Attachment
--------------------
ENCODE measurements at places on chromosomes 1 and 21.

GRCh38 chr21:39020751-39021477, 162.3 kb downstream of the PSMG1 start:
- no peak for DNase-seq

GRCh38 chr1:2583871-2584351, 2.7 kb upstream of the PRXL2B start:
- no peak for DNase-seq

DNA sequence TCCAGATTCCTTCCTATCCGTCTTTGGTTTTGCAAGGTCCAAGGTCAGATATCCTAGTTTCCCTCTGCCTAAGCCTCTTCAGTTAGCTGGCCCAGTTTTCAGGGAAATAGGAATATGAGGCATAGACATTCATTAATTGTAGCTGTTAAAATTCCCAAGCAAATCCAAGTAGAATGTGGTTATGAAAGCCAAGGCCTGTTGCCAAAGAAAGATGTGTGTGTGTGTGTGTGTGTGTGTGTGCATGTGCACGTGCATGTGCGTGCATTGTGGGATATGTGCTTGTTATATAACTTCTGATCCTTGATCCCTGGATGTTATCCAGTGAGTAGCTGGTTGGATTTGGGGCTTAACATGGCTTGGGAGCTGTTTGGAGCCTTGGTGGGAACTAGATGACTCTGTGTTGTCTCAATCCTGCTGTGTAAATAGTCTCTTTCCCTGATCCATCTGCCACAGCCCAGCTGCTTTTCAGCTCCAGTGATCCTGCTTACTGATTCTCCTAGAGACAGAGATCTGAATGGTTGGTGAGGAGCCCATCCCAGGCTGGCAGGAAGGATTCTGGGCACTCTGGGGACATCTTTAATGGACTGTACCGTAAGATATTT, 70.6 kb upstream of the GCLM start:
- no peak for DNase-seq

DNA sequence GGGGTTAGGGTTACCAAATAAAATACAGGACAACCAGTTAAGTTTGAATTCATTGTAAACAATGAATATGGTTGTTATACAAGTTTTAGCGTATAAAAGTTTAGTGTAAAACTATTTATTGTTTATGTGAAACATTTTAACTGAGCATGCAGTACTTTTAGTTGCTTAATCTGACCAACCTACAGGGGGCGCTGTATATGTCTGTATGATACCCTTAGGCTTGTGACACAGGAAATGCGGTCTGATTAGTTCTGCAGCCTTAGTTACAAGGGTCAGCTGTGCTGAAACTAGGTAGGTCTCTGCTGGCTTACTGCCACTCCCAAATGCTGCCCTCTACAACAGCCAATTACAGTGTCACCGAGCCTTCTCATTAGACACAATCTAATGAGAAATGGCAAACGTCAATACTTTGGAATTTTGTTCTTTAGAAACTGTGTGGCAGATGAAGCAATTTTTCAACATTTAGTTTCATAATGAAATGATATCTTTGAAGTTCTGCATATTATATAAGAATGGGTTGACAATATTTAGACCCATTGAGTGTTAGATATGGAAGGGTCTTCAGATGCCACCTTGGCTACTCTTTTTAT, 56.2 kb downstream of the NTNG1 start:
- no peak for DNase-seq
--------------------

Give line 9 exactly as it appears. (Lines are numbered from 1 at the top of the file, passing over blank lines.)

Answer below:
- no peak for DNase-seq